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BadBob

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Reply with quote  #1 
I've spent a large chunk of my weekend getting up to speed on air brushes. I didn't make a lot of progress until I connected with modellers. Modelling is very much like making toys. This video is the best info I have found. If your thinking about using an air brush  you should watch this. It's almost two hours long. So get comfortable.



There is also an interview video.


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IanPlant

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Reply with quote  #2 
Thanks for this BB i have just bought myself a small gravity feed air brush http://www.amazon.co.uk/gp/product/B016IASF2U?psc=1&redirect=true&ref_=oh_aui_detailpage_o01_s00 to go with my air compressor as my old one http://www.amazon.co.uk/Silverline-380158-Airbrush-Hobby-6-Piece/dp/B002QS0ITC/ref=pd_sim_sbs_201_16?ie=UTF8&dpID=515TVBMZSSL&dpSrc=sims&preST=_AC_UL160_SR152%2C160_&refRID=0RS0E9BK1D2WJARVSJSQ which had a jar on the bottom used to spit a lot 
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BadBob

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Reply with quote  #3 
I just purchased three Badger Air Brushes to use for toy painting. I bought the Badger 350 based on the information in these videos. The 350 is an external mix gun that can spray heavy paints easily and is designed for base coating which is what I'm doing when I paint toy cars. The spray pattern adjusts small enough to paint a Play Pal yet large enough to pain a rocking horse.

Why three air brushes?

The size of the tip what size pigment you can spray with it and the size of the droplets. Finer tips produce a smoother finish because the droplet size it produces is smaller.I want to be able to spray everything from Latex house paint to shellac. I think Latex house paint will require a heavy tip while shellac acn be sprayed with the fine tip because it has no pigments. Acrylics will be some where in the middle depending on the paint used. I expect acrylics will require medium to heavy tips to avoid tip dry.

I could have bought a kit with all the tips but when I looked at the cost it was $26 more to buy all the brushes. It's worth it to me not to have to keep track of all the fiddly bits.

I also purchased:

  • several paint jars
  • paint mixer used in the video
  • pressure regulator/water trap
  • Rack so I can put the brush down
  • The paint screen they had in the video it only fits good in my older jars
  • A wash bottle for cleaning solution/solvent
  • A bunch of disposable droppers/pipettes for transferring and mixing.

I have hoses and an air compressor so I didn't need that. I expect to need several bits to get it all hooked up but there isn't any way to tell exactly what I need until it all gets here.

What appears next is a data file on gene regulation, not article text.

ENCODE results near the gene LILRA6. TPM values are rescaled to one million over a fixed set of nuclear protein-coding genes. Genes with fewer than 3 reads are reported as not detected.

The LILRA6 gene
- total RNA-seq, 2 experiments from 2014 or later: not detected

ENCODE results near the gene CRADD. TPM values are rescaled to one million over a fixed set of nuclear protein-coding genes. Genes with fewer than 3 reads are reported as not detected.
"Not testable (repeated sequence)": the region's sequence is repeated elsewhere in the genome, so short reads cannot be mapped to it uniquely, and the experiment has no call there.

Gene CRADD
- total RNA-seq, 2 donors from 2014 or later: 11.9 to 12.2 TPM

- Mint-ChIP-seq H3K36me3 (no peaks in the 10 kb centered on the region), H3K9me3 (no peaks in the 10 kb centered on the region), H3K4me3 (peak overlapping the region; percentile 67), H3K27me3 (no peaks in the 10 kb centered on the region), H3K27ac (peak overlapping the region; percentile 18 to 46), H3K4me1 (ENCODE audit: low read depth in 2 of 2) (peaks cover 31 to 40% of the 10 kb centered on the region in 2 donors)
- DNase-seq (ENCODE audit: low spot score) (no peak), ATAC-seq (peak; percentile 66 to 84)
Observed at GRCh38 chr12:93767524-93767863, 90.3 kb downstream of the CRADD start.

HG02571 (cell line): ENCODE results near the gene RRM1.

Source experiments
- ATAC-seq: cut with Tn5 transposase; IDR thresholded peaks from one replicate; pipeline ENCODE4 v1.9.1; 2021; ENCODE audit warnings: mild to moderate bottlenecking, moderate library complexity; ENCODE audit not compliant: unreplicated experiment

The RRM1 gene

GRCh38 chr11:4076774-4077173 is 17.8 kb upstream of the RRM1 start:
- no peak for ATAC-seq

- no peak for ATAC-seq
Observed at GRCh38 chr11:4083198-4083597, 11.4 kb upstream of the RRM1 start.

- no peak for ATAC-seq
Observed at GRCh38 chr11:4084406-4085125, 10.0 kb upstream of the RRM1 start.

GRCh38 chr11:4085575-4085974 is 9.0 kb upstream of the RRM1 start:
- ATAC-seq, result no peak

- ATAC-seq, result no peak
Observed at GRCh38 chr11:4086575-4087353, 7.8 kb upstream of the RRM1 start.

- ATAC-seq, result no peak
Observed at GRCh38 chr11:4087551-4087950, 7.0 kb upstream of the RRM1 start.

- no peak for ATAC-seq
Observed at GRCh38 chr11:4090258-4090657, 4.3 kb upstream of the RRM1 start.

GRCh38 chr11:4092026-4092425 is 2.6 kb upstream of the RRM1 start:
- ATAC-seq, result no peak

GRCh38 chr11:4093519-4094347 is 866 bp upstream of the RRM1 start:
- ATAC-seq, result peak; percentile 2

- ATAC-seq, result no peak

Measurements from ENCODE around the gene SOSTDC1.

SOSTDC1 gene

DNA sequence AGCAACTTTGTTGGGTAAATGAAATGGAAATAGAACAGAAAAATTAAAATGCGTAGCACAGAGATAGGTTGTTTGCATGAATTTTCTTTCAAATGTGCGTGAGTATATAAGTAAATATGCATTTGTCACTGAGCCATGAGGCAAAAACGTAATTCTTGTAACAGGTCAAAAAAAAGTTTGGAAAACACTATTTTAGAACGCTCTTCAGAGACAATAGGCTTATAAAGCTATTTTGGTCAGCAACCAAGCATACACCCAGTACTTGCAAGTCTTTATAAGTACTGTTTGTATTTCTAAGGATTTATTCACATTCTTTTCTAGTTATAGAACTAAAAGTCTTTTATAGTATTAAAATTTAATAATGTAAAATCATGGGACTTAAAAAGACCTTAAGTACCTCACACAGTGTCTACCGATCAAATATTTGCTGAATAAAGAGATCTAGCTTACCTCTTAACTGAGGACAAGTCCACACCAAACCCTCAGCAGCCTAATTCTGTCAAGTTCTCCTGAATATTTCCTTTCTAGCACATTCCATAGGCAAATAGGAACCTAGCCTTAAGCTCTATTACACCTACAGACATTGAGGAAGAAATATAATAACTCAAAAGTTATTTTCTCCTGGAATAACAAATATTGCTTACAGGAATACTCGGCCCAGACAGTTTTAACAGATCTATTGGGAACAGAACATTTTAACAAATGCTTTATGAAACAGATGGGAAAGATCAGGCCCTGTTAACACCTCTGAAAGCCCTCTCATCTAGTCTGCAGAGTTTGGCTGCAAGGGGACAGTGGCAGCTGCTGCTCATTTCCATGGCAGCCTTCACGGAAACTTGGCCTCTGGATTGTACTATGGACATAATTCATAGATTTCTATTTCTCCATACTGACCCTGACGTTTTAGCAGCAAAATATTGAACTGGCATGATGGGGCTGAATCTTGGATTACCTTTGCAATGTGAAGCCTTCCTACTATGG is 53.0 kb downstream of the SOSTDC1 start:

At some point I expect to purchase a top loading detail brush. I find the the idea of being able to spray a single drop of paint very appealing. What would I do with a detail brush? The first thing that came to mind was painting flames on a Freaky Ford Hot Rod. [smile]





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IanPlant

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Reply with quote  #4 
My external mixer brush (like the 350) didnt come with a manual so have been struggling with it and most of the video's i have watched were using gravity feed brushes.

Having google'd the on one you bought i have found a copy of the Badger manual for the 350, it turned out i was not using high enough pressure, so have been up to my paint room to test my compressor. I can get a max and constant 20 psi which is about 10 psi lower than normal. It will pump up to 50 but when the trigger is pressed it drops to 20 psi

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BadBob

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Reply with quote  #5 
Some pressure drop is normal.  However, you still may have the pressure to low for what you are doing. It all depends on different factors. The surface you are painting, the thickness of the paint, how fast it drys and the size of the pigment all combine to determine how much pressure you need.
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Reply with quote  #6 
the biggest problem i seem to have is getting the paint to flow out of the jar. also i worked out what i was doing wrong with my spraying I wasn't releasing the air just pressed and sprayed instead of stroke and release so was losing 30 psi